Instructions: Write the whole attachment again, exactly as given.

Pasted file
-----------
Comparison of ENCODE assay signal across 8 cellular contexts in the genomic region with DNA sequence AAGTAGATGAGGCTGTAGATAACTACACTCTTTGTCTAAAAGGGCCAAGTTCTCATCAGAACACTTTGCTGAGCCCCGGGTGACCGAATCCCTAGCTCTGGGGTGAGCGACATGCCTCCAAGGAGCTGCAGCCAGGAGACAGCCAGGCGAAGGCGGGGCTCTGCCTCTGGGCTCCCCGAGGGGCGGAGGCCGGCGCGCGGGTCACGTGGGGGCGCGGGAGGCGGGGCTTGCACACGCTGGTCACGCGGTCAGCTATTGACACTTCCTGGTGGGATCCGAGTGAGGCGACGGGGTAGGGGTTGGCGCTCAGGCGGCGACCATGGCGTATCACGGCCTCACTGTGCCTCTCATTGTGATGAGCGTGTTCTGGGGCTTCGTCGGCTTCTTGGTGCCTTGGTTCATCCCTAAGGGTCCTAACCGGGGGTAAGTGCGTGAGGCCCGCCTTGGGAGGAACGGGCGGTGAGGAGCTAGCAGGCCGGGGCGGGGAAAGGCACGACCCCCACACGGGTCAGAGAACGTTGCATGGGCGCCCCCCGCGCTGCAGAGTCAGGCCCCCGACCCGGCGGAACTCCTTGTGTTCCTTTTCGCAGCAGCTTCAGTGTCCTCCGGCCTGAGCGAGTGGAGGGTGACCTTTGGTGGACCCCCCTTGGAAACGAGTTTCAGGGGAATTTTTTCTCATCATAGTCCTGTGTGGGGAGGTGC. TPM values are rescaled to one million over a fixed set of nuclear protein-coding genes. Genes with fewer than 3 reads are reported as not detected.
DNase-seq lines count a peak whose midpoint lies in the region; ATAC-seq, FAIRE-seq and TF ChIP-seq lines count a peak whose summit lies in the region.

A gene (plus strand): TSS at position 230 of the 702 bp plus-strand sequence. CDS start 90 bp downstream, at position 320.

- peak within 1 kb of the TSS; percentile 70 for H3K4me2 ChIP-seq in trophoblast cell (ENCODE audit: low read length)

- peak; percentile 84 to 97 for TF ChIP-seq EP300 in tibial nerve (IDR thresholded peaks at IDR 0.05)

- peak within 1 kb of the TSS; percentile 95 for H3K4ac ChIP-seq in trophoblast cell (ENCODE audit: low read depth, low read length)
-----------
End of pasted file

Comparison of ENCODE assay signal across 8 cellular contexts in the genomic region with DNA sequence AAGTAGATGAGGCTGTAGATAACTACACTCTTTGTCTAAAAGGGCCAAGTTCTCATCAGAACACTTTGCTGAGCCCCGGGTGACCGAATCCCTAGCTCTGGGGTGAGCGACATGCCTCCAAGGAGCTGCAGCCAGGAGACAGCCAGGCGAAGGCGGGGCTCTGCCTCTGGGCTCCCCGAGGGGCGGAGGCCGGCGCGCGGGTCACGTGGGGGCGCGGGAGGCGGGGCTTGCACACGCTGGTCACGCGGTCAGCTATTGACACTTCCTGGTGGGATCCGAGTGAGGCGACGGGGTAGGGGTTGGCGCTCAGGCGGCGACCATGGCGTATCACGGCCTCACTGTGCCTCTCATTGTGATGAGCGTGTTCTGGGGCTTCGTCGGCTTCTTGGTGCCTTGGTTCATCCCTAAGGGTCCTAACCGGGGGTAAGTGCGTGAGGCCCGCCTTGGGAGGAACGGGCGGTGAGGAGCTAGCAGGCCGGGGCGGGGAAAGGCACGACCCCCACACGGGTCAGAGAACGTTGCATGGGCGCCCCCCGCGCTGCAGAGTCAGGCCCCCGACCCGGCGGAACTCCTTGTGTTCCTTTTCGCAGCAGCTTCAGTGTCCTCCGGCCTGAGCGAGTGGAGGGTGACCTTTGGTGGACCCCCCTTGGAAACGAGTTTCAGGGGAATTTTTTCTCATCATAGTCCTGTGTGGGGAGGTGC. TPM values are rescaled to one million over a fixed set of nuclear protein-coding genes. Genes with fewer than 3 reads are reported as not detected.
DNase-seq lines count a peak whose midpoint lies in the region; ATAC-seq, FAIRE-seq and TF ChIP-seq lines count a peak whose summit lies in the region.

A gene (plus strand): TSS at position 230 of the 702 bp plus-strand sequence. CDS start 90 bp downstream, at position 320.

- peak within 1 kb of the TSS; percentile 70 for H3K4me2 ChIP-seq in trophoblast cell (ENCODE audit: low read length)

- peak; percentile 84 to 97 for TF ChIP-seq EP300 in tibial nerve (IDR thresholded peaks at IDR 0.05)

- peak within 1 kb of the TSS; percentile 95 for H3K4ac ChIP-seq in trophoblast cell (ENCODE audit: low read depth, low read length)